Food: The flatbread goes fusionArchive
It wasn’t quite Ammi’s qeema paratha but it was enticement by aroma nonetheless. Before you can even dig into a shiny, succulent and luscious coconut naan, the sweet smell of coconut has already begun tangoing with the wholesome fragrance of piping hot naan on the floor of your taste buds. And as you take the first bite, a generous amount of shredded coconut mixed in sugary syrup arrives at the party — this is a dance of flavour like no other.
Cocount naans are the quintessential fusion naan — tradition meeting modernity, fused to create a blend of the extraordinary for a new generation of Pakistanis. When Pizza Hut first arrived in Pakistan back in the early 1990s, local vendors would dismiss their pizzas as just another qeema naan with a fancy name. Today, qeema naans are a thing of tradition and pizzas are very mainstream, but the humble flatbread — naan — has been reinvented.
The modern fusion naan is stuffed with fillings previously unheard of in the subcontinent: from chocolate to coconut to chicken teriyaki and even tarragon. The concept is not new, or course, but is a different take on naans. One can now eat the traditional bread filled with beef, minced meat, cheese, garlic, chicken, and potatoes.
The coconut naan, for example, tastes heavenly and the sweet, syrupy filling overpowers the taste of the naan. But gradually you start feeling full — a few more bites later, you give up. It’s very sweet, it’s scrumptious, but even a quarter portion of the naan would do. One could ideally finish off a fusion naan meal with this one for dessert.
In Lahore, this union of Eastern naan and Western fillings started off early last year, as a group of four students from the Lahore University of Management Sciences unveiled their start-up, Maro Tandoor. Their debut offering was their signature Nutella Naan — a bizarre and unimaginable combination that was never tried until then.
The finger-licking Nutella filled inside a flatbread may not create the most appetising image in one’s mind. But one bite into the hot, freshly baked naan with chocolate oozing out and you’re automatically drawn towards it. And who would mind generous dollops of Nutella oozing out of whatever, even if it’s a naan? It sure makes for a rich, mouth-watering, high-on-chocolate meal, or even a snack. This blend of sweet and savoury is a sure winner. You’ve been warned!
The savoury naans are usually offered as complete meals for those who wouldn’t want to feel stuffed all the way up to their mouths after lunch or dinner. And some eateries offer their naans with an interesting assortment of sauces, including Thousand Island, tomato ketchup, chilli garlic sauce and green chillies blended into a paste. Take your pick! With Maro Tandoor popularising sweet and savoury fusion naan in Lahore, the trend has caught on in other cities: Islamabad followed suit with Naan Stop, while Peshawar has NaanSense offering similar and other assortment of naans. Jumping on the bandwagon are also investors in Gujranwala, Multan and Karachi. Many other shops opened later in Lahore and Islamabad.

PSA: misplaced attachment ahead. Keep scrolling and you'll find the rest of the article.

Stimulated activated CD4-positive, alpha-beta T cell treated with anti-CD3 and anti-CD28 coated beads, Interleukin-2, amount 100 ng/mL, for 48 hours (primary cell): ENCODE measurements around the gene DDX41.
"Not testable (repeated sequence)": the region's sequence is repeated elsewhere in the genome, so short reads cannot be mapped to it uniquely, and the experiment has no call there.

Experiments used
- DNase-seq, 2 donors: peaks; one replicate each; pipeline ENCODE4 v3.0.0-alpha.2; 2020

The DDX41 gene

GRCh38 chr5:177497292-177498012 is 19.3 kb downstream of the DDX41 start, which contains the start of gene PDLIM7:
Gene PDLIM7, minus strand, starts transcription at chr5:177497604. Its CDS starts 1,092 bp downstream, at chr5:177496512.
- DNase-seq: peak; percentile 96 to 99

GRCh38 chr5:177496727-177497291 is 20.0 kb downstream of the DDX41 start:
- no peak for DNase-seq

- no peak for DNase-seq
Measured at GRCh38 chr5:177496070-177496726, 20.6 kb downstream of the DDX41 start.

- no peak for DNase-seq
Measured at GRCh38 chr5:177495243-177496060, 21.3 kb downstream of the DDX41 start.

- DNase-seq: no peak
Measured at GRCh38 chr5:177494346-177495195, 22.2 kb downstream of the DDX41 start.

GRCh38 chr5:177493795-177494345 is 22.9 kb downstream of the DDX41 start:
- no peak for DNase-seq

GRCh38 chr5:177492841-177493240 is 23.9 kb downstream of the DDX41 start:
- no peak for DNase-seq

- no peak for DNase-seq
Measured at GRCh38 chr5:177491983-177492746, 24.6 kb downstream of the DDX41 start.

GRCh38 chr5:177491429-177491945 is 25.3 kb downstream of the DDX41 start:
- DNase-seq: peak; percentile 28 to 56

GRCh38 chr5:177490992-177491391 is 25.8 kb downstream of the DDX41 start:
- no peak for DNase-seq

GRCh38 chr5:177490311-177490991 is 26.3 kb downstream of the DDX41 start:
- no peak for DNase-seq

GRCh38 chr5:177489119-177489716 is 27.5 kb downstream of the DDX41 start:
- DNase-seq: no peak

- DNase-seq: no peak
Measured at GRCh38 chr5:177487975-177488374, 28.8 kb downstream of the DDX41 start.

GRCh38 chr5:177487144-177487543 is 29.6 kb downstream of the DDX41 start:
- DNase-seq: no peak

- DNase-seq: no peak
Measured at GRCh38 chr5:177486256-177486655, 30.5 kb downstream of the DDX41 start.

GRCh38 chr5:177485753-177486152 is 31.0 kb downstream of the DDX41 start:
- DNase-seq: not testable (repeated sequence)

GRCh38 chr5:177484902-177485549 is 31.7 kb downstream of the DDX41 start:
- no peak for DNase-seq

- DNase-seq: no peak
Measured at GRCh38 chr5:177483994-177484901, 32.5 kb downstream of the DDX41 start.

If you thought Nutella Naan was out of the box, there’s more — a Snickers Naan. Yes, that nutty caramel chocolate can now be had inside a naan too. Just that the chocolate doesn’t ooze out of this naan as it does from the Nutella one. Bite in and you do get the peanuts from the chocolate, but a bit more of the chocolate inside would add some kick. Bounty or Toblerone naan anyone?
Another variation is Chicken Tarragon naan, something we always thought was a continental dish served with rice. Who would have thought it would find its way inside a naan? Succulent bits of chicken, tarragon, mushroom in loads of white sauce is what trickles out of this crispy naan topped with sesame seeds, and served with tomato or chilli garlic sauce. It’s lip-smacking and fulfilling. Once in your mouth it feels like pizza and you almost forget it’s a naan.
Then there’s the Achaari Naan. A filling of chicken tossed in herbs and loads of spices is sure to blow your top off. It’s as spicy as spicy can get, which is a downer because the spices completely overpower any taste it might have. A slight disappointment there but could be improved, and I have a hunch it will taste as good as a chicken achaari handi / karahi with naan does.
Another popular fusion naan is the Pizza Naan. There are tender chunks of chicken or beef with sausages, mushrooms, cheese and pizza sauce filled inside a crispy naan. This one’s a must-have if you’re a pizza fan. But then, who isn’t? The naan isn’t as thick as a deep-pan pizza or a calzone, which lets the cheesy filling do the trick.
Then there is the BBQ Naan. It may sound fancy but once you take a bite it feels like chicken tikka with naan, which isn’t really unusual, right? In here you will find mildly-spiced chicken-tikka chunks with tomatoes, herbs and spices generously stuffed inside a soft fluffy naan. While it tastes delicious, there’s nothing remarkable about it. If I’m eating out and a dish reminds me of home-cooked food, why would I spend money?
An all-time favourite of many is the Chicken Cheese Naan. Delicious and mouth-watering, the winning combo of chicken strips, oodles of cheese and some spices inside an oiled naan topped with herbs can’t go wrong. It just leaves you wanting more.
The writer is a member of staff. He tweets @SheharyaRizwan
Published in Dawn, Sunday Magazine, November 20th, 2016